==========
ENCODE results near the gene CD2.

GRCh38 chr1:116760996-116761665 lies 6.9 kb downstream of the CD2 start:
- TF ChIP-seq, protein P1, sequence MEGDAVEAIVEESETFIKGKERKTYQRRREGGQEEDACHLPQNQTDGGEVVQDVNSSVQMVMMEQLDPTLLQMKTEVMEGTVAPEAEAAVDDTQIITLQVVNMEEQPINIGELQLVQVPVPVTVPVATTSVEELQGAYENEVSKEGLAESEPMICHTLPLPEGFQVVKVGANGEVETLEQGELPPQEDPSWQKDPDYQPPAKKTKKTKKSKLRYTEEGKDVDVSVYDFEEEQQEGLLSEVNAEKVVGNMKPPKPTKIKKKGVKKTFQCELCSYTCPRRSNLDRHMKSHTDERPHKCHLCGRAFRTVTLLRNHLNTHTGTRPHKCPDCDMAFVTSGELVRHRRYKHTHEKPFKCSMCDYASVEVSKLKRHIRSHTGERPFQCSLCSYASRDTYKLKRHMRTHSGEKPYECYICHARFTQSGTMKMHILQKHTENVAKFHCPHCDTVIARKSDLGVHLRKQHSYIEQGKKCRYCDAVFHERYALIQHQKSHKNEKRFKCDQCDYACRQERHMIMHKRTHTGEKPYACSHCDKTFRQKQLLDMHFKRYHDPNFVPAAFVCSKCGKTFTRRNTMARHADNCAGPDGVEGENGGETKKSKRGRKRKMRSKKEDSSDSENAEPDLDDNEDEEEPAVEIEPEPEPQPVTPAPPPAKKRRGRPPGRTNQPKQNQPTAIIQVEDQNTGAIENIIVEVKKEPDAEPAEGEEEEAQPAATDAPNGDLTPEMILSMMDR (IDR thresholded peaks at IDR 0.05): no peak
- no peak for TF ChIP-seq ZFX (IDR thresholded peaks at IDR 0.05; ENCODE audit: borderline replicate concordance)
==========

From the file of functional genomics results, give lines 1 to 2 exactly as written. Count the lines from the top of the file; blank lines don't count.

ENCODE results near the gene CD2.

GRCh38 chr1:116760996-116761665 lies 6.9 kb downstream of the CD2 start: